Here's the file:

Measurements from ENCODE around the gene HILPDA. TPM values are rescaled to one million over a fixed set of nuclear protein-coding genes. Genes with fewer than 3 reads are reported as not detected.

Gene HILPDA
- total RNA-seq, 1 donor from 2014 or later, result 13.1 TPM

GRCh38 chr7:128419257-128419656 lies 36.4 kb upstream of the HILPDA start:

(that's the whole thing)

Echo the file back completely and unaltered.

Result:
Measurements from ENCODE around the gene HILPDA. TPM values are rescaled to one million over a fixed set of nuclear protein-coding genes. Genes with fewer than 3 reads are reported as not detected.

Gene HILPDA
- total RNA-seq, 1 donor from 2014 or later, result 13.1 TPM

GRCh38 chr7:128419257-128419656 lies 36.4 kb upstream of the HILPDA start: